In 1978, facing eviction from his long-time studio in lower Manhattan, Robert Indiana (born 1928) relocated to the island of Vinalhaven, located in Maine’s Penobscot Bay, where he had worked seasonally since 1969. Robert Indiana: Placeholder features select prints from two series related to the artist’s residence in Maine, a time of intense introspection and renewed creativity.
In the first series, Decade: Autoportraits, Vinalhaven Suite (1980), Indiana created a silkscreen for every year of his tumultuous 1970s, each titled after a location on or near Vinalhaven. Supplemented with other text referencing Indiana’s significant travels, artworks, and relationships of each year, these prints navigate the intersections of historical fact, autobiography, and personal memory.
On Vinalhaven, Indiana found kinship with the work of Marsden Hartley (1877–1943), the Maine-born artist who had previously spent time on the island. The biographical parallels between the two were immediately apparent to Indiana: both had ambivalent relationships to the New York art world, largely tied to their vacillating critical reception, and faced the challenges of being gay men. Robert Indiana: Placeholder also features two prints from Indiana’s Hartley Elegies series (1989–94) which respond to Hartley’s landmark German Officer paintings of 1914–15, made in response to the death of Karl von Freyburg, a young soldier with whom Hartley had fallen in love while in Berlin.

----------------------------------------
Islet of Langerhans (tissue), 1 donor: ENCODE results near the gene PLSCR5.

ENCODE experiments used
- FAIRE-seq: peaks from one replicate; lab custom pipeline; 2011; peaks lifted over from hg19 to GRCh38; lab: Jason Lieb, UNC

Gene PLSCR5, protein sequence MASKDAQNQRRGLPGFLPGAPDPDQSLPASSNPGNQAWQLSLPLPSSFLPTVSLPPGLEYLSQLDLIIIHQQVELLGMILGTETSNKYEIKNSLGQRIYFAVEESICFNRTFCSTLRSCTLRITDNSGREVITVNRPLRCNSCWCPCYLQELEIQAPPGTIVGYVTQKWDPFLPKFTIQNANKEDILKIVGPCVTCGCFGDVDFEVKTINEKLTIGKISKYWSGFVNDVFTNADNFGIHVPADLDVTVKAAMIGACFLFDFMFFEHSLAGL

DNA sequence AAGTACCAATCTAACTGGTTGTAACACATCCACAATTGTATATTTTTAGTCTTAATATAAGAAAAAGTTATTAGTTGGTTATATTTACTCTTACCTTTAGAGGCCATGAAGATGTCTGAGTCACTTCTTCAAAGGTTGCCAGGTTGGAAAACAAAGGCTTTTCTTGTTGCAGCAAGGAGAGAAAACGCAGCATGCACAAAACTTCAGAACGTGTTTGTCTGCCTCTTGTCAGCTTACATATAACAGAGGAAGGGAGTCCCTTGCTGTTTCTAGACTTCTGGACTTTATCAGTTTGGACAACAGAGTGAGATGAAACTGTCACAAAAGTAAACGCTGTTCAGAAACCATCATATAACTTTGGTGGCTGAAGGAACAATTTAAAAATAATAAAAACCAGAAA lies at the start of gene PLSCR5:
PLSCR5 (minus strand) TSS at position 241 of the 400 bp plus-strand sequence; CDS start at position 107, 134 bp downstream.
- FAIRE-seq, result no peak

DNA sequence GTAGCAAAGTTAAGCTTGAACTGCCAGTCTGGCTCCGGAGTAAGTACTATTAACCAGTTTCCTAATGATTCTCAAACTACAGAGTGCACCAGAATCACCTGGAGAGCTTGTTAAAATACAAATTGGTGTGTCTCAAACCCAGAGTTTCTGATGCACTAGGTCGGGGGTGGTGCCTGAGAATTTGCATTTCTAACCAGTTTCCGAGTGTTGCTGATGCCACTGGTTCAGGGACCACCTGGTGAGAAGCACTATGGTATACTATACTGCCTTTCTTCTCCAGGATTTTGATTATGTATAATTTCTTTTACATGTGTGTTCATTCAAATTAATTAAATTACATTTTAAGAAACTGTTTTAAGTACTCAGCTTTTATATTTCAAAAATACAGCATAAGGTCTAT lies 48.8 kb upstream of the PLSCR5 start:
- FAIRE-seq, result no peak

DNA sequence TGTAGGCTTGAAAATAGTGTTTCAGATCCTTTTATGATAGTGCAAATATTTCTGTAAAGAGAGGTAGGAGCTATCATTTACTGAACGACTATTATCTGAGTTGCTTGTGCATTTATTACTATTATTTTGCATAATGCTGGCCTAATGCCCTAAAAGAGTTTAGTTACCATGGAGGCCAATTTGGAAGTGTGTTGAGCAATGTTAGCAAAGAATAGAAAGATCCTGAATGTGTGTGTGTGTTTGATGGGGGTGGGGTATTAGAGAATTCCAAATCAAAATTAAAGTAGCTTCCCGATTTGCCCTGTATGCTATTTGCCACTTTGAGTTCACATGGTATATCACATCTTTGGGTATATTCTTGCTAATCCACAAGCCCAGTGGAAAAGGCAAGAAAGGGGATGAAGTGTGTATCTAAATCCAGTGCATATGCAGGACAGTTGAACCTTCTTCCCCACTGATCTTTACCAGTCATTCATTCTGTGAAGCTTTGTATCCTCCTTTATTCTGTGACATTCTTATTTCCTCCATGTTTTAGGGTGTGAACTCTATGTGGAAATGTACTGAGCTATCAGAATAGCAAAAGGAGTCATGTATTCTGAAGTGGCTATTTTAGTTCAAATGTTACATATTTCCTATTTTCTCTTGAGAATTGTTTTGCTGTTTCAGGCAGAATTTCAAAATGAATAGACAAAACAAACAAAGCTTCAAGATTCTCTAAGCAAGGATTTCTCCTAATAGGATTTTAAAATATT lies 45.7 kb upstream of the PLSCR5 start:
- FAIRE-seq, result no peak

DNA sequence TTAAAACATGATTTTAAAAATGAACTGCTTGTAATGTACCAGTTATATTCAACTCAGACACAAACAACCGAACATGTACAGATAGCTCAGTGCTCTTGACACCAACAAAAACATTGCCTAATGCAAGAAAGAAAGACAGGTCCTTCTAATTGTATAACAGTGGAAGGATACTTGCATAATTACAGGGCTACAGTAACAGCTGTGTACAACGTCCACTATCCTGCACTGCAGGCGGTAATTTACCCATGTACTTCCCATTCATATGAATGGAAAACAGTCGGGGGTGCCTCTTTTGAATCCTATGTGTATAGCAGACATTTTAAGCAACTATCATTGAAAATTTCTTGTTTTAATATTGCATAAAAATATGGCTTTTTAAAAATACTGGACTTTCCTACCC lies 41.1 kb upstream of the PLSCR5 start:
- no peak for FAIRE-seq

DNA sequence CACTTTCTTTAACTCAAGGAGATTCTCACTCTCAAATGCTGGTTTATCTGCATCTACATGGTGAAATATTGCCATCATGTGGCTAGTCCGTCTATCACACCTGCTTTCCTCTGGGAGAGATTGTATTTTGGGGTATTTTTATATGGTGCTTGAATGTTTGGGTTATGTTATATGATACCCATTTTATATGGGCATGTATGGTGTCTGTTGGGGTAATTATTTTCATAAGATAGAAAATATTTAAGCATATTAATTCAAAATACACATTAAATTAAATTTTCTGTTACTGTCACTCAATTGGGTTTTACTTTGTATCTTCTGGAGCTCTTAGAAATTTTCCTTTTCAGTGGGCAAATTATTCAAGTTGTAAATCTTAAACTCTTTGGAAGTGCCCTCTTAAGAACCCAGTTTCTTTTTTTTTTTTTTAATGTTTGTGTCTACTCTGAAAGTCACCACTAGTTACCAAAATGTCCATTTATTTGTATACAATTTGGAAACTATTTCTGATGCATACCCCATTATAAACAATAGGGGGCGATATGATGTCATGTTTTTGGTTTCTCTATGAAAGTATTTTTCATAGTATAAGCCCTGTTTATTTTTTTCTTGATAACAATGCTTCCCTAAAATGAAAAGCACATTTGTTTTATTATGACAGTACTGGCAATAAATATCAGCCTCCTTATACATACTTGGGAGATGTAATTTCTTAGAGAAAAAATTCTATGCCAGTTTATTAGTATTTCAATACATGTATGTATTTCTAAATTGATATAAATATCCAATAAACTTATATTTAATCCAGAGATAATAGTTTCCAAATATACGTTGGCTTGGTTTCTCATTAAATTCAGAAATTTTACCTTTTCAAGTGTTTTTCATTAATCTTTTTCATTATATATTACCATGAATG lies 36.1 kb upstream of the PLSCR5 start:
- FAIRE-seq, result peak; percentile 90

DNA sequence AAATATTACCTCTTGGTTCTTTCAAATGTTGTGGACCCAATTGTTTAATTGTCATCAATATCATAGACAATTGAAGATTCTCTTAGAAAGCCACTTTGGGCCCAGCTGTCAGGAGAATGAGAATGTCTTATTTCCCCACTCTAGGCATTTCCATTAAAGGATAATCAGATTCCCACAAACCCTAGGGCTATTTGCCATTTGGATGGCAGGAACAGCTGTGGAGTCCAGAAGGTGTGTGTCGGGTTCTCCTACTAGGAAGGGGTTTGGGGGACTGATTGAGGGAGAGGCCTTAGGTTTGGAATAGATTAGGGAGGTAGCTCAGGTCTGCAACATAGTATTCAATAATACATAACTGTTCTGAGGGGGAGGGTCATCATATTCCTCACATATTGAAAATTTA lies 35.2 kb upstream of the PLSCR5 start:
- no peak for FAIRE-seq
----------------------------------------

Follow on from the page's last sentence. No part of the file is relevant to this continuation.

Indiana reimagines Hartley’s symbolic portraits, where feelings, both Hartley’s and those that Indiana projects through him, are coded in geometric shapes, letters, and numbers. In its refraction of this pivotal moment in Hartley’s early career and representation of the Maine landscape more broadly, Robert Indiana: Placeholder presents Indiana’s use of geography and history as a proxy for a range of his lived experiences and serves as a complement to the concurrent exhibition Marsden Hartley’s Maine.